Difference between revisions of "High quality scientific proof that mental intention affects physical reality"

From My Big TOE Wiki
Jump to: navigation, search
(Create initial page.)
(No difference)

Revision as of 21:44, 1 March 2012


In his lectures, Tom mentions Princeton Engineering Anomalies Research (PEAR) Labs as one place where scientists have proven that mental intention affects physical process. Yet I find information on the internet that claims that the results of PEAR's research finds the intent induced change to be very small, and only discernible due to the large sample size. The author of this article would say 'stretching the trials out to such number so that a tiny variation becomes more apparent, when under normal size sampling groups we would see no difference', he believe that it’s bad science.

Tom’s answer:

The changes are small but that does not mean they are statistically insignificant. An electron is small (and significant) yet it is only discernible due to extremely precise measurements. An extremely precise measurement of small changes in a statistical distribution requires a very large sample sizes. Consequently, if sample sizes are large enough, a small change in a statistical distribution can be measured so accurately that the probability that the change is real and significant can be huge. As I recall, the statistics of many of the PEAR experiments are exceptionally statistically significant (like 1 to 36,000 that the results could have been randomly generated (were just luck or due to error). Here is a made up example to illustrate the idea of “small but significant”: if objective causality predicts that a given result must be exactly 100, and PEAR Labs gets a measured result of 102.253694675 with experimental error bars of plus or minus 0.000000002 . [Here, the error bars represent ALL potential sources of possible error]. This resulting difference is small but the statistical significance is huge. The math says that the odds are much greater than a million to one that objective causality is in error. Because the PEAR measurement was so precise, this small difference provides solid scientific evidence that objective causality makes an incorrect prediction. (typically 1,000 to one is considered very strong scientific evidence)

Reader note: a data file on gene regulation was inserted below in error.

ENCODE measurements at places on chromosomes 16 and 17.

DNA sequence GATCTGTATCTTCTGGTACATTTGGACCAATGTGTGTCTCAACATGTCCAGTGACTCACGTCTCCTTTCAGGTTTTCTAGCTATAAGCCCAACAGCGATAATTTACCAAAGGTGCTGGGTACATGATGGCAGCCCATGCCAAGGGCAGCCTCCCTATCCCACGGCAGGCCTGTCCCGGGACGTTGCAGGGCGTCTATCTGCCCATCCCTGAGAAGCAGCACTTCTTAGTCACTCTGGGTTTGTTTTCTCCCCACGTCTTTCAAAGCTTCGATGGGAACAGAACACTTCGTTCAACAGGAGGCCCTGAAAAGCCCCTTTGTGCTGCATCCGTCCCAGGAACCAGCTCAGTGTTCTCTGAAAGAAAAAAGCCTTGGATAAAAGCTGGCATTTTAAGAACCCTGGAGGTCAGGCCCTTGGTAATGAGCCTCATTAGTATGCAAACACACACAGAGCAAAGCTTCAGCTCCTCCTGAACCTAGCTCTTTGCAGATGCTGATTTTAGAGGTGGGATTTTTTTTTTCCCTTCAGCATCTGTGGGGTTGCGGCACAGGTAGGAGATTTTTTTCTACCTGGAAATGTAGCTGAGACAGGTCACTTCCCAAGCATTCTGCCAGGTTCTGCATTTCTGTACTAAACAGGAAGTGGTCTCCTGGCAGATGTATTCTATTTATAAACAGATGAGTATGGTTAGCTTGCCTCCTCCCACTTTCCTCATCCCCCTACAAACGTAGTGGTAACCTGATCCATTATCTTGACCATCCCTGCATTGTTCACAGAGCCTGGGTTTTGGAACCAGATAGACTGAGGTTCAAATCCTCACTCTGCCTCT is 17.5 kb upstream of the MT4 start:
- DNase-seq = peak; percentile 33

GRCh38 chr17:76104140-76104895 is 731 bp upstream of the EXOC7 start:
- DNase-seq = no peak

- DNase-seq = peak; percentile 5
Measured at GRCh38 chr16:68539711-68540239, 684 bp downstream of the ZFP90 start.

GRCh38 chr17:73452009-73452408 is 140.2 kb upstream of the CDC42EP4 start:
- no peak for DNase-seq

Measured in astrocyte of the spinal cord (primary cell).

Princeton (where Einstein and Bohm worked) was, and is, a very strong science institution. The people involved in PEAR experiments use immaculate scientific protocols. Because they get results that fly in the face of scientific belief, the quality of their science is no doubt much better and stringent than typical scientific research. Why all the wondering about the quality of PEAR lab's work? Simply go to PEAR labs web site and study their research -- they have it all laid out there. http://www.princeton.edu/~pear/ Look at the experiments, read about the protocols, see the results. I have. But for a short summary, listen to the new 15 minute video summary on the upper right-hand corner of their home page. There you will find out that the statistical significance of the ensemble of all their experiments is about one trillion to 1 that the effects are real and not experimental error or equipment noise or any other error source. I doubt that there are many (probably none) single subject experiments in any field that have results that are so clearly and decisively proven as these. [In these types of experiments, the evidence that the effect you have seen is real is measured in terms of its statistical significance]. Mathematics concludes that the odds are a trillion to one that PEAR Labs has indeed proven that mental intention affects physical process. To assess the quality of their work, one only has to read their research reports – the video mentioned above provides much insight into their approach.